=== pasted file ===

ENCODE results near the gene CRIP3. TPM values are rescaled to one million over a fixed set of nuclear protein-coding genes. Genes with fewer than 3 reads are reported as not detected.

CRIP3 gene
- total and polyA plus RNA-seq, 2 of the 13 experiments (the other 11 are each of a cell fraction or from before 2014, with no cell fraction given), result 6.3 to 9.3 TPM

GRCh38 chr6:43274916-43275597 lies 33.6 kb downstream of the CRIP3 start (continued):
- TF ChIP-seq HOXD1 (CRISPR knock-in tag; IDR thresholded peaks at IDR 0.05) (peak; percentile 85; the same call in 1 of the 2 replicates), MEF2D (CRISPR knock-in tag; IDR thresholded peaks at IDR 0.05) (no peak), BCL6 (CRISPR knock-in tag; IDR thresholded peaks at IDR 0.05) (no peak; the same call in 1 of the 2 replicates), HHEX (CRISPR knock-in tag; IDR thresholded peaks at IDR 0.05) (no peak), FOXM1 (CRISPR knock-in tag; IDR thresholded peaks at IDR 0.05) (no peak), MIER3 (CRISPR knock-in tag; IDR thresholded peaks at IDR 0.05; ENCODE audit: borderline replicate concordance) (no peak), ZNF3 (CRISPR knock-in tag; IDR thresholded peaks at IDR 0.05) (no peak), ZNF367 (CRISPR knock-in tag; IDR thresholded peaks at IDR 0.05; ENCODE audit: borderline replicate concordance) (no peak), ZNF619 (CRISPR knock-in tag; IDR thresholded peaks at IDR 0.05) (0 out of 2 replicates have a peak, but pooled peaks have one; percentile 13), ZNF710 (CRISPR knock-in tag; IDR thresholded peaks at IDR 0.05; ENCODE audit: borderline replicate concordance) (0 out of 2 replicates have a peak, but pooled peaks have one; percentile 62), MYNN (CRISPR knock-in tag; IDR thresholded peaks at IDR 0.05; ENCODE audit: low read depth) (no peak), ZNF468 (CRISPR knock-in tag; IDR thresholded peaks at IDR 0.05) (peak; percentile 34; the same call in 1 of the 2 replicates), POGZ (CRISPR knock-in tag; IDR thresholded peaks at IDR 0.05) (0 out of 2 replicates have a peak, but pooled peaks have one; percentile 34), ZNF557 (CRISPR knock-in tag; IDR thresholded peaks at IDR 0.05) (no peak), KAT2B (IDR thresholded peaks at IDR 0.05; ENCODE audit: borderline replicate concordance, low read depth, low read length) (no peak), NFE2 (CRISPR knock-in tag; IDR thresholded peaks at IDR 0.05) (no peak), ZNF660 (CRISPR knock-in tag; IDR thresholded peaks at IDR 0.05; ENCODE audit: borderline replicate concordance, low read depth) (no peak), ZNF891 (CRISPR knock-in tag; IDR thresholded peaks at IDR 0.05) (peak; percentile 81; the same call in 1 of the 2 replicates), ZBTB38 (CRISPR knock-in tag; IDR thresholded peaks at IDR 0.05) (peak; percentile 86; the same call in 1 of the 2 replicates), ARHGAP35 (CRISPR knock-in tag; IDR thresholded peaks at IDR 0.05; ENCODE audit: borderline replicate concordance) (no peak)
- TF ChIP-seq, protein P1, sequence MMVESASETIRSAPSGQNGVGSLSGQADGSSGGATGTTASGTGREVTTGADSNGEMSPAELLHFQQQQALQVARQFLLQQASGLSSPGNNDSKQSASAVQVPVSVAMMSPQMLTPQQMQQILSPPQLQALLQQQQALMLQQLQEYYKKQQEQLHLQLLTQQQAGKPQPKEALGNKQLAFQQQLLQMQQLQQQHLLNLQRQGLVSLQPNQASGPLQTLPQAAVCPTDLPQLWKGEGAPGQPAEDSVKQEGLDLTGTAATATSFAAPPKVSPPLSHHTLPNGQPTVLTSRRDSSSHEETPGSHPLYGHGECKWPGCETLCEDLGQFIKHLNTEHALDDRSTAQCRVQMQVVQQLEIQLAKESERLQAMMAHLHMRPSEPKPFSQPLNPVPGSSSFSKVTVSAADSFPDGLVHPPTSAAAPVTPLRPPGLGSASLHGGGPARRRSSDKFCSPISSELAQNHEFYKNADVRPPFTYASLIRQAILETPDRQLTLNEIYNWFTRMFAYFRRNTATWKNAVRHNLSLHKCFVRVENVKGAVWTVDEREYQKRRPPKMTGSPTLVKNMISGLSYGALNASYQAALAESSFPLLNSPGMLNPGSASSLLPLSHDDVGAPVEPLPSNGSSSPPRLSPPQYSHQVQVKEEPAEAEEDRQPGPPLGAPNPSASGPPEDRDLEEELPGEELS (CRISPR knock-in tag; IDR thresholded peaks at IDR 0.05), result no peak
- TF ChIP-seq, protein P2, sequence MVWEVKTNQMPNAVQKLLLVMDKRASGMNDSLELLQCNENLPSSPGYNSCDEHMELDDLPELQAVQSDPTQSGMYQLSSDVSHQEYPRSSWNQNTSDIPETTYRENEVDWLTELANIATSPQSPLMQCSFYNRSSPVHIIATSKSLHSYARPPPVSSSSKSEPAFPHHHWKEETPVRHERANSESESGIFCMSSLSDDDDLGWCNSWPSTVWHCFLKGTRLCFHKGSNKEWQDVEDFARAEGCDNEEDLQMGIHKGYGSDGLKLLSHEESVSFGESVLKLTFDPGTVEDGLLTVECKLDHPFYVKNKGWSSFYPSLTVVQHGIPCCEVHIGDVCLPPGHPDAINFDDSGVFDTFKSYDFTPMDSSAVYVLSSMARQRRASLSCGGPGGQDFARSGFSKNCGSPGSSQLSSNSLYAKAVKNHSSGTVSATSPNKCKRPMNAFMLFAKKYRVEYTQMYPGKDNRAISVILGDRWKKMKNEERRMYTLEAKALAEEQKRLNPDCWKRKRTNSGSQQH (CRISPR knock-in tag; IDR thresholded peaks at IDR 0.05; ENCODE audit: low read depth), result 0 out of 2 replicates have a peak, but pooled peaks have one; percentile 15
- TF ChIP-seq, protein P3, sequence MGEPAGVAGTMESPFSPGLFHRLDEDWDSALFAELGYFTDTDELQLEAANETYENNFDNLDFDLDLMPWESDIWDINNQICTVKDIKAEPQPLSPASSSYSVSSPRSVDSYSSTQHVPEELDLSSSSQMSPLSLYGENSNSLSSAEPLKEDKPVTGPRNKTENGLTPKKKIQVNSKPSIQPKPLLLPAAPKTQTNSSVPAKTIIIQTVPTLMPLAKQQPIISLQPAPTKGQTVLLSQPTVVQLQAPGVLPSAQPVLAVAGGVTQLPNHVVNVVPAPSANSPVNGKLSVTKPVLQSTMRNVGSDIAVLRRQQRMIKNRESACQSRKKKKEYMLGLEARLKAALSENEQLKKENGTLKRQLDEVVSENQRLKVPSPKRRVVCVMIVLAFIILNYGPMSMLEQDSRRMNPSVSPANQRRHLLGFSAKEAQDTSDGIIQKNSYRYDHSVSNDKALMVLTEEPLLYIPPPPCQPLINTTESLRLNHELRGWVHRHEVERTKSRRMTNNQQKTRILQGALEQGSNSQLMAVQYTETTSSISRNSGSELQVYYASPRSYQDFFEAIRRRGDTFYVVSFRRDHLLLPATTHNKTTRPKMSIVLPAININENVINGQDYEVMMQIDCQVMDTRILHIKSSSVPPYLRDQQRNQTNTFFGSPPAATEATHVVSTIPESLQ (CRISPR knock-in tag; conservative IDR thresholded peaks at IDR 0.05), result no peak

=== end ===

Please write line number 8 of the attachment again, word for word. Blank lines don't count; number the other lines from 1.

- TF ChIP-seq, protein P3, sequence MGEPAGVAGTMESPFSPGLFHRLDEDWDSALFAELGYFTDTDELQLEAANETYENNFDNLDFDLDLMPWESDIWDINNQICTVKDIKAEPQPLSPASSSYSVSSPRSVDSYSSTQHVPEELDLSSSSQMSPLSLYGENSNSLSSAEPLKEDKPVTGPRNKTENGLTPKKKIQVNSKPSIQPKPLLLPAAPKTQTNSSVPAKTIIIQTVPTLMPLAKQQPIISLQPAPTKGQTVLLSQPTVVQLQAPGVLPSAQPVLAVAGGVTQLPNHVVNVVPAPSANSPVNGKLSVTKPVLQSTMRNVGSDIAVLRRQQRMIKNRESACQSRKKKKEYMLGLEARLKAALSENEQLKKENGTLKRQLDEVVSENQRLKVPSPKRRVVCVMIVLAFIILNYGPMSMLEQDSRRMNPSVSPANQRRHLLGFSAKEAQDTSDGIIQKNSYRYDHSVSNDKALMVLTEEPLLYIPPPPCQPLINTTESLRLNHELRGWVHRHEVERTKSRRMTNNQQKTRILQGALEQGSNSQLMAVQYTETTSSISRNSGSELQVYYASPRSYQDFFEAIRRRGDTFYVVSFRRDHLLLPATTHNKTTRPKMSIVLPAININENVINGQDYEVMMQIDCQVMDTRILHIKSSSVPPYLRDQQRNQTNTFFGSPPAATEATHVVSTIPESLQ (CRISPR knock-in tag; conservative IDR thresholded peaks at IDR 0.05), result no peak